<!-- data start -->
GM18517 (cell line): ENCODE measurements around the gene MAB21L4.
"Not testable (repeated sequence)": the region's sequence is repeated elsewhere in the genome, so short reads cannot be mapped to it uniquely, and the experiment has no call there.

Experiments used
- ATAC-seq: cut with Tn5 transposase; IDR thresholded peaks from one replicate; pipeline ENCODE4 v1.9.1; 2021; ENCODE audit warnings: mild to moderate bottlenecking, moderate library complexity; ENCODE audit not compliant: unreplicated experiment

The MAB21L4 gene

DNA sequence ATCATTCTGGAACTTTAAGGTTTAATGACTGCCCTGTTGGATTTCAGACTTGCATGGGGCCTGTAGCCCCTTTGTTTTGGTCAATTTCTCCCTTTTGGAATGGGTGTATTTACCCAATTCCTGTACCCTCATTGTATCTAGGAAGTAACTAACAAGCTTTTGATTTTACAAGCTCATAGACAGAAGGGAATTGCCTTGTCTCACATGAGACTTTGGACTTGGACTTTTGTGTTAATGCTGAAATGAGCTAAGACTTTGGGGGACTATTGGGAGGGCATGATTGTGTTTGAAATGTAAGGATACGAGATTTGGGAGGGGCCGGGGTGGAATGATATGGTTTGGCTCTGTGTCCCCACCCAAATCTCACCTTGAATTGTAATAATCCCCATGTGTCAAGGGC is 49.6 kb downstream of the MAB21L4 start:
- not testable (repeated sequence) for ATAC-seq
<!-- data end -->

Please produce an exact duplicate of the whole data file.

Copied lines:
GM18517 (cell line): ENCODE measurements around the gene MAB21L4.
"Not testable (repeated sequence)": the region's sequence is repeated elsewhere in the genome, so short reads cannot be mapped to it uniquely, and the experiment has no call there.

Experiments used
- ATAC-seq: cut with Tn5 transposase; IDR thresholded peaks from one replicate; pipeline ENCODE4 v1.9.1; 2021; ENCODE audit warnings: mild to moderate bottlenecking, moderate library complexity; ENCODE audit not compliant: unreplicated experiment

The MAB21L4 gene

DNA sequence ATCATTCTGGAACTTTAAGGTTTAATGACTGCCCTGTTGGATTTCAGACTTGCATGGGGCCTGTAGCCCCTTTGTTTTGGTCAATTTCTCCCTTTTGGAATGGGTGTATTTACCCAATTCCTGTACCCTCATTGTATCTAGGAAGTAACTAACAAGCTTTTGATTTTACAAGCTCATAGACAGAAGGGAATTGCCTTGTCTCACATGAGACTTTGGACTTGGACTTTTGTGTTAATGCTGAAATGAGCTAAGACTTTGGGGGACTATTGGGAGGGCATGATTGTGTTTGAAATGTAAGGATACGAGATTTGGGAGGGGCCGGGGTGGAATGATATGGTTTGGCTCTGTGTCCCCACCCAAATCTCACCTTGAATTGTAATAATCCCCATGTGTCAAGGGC is 49.6 kb downstream of the MAB21L4 start:
- not testable (repeated sequence) for ATAC-seq